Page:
In 1801 about 40 per cent of the land in the parish was arable, with 158 a. of wheat, 86 a. of barley, 83 a. of oats, 15½ a. of peas, 3 a. of potatoes, 6½ a. of beans, and 52½ a. of turnips or rape. Wheat and barley had produced above average yields in the later 18th century and all crops were described as abundant in 1801. (fn. 21)
The arable had considerably expanded by 1845 when it comprised 856 a. compared to 130 a. of pasture and meadow. The largest estate was Little Horkesley Hall, with a home farm of 283 a. and three tenanted farms of 100 a., 126 a., and 72 a. respectively. The only other estates over 50 a. were Holts (163 a.), and the Priory (68 a.). (fn. 22) Holts farm and Little Horkesley Hall were targets for incendiarists in 1842 and 1843 respectively. (fn. 23) In 1848 one farmer was also a maltster, and presumably occupied Maltings farm. (fn. 24) The chief crops in 1874 were wheat, barley, beans, and turnips. (fn. 25)
Most 19th century inhabitants were engaged in agriculture either as farmers or farm labourers, or in typical rural trades or by employments. (fn. 26) A declining population in the later 19th century may indicate a drift away from the land during agricultural depression. Certainly, arable cultivation had contracted by 1905 when wheat, barley, oats, turnips, swedes, mangle wurzel, and clover were the main crops on c 510 a. of arable. There was also 92 a. of permanent grass, but livestock numbers were low compared to neighbouring parishes. (fn. 27) Holts farm grew oats, wheat, barley, roots, and clover c. 1910, and was an important corngrowing farm of 186 a. in 1922. (fn. 28) In the 1920s and 1930s nurseryman and fruit grower L. Pettitt ran Little Horkesley Nurseries and there was a poulterer at the Priory. (fn. 29) One small tenant farmer who gave up dairying in 1937 only had 5 cows of different breeds and 30 hens, but another farmer had a Jersey cattle heard producing high milk yields from 80 a. of pasture c. 1938-54. (fn. 30) The main farming interest in 1997 was an insurance company, Sentry Farming. (fn. 31)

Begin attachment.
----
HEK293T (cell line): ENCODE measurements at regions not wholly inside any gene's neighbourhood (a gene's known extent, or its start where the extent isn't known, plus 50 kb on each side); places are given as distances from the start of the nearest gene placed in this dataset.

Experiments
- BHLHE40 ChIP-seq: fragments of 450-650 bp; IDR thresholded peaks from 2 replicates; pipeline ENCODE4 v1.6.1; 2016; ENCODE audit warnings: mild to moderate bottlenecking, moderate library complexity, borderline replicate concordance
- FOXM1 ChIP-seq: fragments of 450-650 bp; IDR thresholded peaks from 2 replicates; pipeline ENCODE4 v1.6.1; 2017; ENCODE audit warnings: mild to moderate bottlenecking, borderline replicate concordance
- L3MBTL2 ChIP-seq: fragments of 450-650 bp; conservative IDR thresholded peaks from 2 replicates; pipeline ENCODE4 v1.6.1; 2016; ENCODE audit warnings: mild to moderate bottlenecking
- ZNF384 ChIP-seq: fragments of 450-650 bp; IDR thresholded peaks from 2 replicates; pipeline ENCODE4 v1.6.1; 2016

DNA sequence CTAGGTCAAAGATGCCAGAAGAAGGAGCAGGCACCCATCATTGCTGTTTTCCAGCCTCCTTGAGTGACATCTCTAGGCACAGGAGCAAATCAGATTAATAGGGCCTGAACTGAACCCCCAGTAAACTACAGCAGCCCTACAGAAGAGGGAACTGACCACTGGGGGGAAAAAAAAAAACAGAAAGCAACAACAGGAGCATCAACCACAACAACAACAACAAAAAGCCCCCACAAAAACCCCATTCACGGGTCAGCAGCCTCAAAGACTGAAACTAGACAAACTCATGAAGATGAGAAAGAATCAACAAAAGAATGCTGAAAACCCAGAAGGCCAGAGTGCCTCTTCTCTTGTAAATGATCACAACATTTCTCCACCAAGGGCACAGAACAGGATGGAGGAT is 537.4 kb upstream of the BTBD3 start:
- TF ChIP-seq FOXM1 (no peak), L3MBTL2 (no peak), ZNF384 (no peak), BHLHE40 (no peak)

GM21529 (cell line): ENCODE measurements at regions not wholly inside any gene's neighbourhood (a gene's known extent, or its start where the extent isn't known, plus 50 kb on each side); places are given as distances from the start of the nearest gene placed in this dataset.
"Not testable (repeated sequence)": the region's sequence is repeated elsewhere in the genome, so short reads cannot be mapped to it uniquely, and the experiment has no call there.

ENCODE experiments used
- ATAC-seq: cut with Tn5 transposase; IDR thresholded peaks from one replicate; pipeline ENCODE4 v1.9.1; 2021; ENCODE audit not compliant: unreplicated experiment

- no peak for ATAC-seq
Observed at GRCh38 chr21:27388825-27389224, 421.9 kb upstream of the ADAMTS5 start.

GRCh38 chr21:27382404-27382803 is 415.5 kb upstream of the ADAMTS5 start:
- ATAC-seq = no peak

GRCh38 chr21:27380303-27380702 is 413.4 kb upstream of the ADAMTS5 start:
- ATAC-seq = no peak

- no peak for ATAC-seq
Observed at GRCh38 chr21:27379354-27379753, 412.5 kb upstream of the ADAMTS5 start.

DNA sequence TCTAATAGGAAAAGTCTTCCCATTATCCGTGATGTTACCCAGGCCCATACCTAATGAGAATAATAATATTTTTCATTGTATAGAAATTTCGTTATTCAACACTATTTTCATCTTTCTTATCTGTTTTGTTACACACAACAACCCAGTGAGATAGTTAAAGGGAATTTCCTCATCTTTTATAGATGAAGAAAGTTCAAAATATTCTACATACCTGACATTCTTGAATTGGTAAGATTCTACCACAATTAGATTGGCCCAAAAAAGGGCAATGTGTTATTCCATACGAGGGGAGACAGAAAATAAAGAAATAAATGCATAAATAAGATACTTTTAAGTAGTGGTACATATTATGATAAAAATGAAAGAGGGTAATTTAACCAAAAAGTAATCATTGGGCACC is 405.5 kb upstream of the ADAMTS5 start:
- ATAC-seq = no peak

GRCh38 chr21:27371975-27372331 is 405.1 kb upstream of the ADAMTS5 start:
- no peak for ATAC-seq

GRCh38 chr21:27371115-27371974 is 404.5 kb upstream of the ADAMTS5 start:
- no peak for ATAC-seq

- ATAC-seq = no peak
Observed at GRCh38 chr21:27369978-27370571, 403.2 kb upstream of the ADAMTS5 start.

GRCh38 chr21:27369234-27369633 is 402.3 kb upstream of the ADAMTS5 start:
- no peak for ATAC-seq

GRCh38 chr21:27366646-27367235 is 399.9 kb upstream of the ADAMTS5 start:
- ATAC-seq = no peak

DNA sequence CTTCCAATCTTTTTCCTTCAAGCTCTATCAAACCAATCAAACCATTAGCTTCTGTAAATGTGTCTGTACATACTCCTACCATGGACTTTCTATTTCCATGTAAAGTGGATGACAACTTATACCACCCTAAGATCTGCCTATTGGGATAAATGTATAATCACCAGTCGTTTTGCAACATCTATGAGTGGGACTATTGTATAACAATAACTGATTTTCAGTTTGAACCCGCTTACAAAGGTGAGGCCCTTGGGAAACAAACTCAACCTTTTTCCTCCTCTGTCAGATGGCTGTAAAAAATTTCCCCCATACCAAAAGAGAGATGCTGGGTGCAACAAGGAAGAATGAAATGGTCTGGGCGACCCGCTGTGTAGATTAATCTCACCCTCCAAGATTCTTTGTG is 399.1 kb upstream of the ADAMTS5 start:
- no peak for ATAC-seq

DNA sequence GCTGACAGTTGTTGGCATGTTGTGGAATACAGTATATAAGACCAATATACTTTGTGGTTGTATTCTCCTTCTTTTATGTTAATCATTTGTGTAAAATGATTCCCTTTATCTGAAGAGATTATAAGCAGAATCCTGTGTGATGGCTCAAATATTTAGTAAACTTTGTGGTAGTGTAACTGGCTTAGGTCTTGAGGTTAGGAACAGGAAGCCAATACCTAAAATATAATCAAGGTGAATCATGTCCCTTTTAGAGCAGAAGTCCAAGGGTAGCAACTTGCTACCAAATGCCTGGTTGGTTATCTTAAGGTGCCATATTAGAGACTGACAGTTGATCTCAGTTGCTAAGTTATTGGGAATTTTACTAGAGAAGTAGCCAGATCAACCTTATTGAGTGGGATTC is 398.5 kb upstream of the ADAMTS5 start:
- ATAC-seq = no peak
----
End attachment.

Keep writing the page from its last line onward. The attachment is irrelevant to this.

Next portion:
Evidence for a cloth industry is slight compared to that for neighbouring parishes, although Thomas le Dyer held land in the 13th century. (fn. 32) A saymaker was recorded in 1634. (fn. 33) In 1641 John Sadler, cardboardmaker, had an apprentice 'larthriver', who possibly split laths. (fn. 34) In 1623 a Little Horkesley man was pardoned for coining. (fn. 35) In 1846 J. C. Blair Warren and Frederick Ransome, an engineer from Suffolk, took out a patent for improvements in the manufacture of bricks, tiles, and pipes, but there is no evidence that they began production locally. (fn. 36)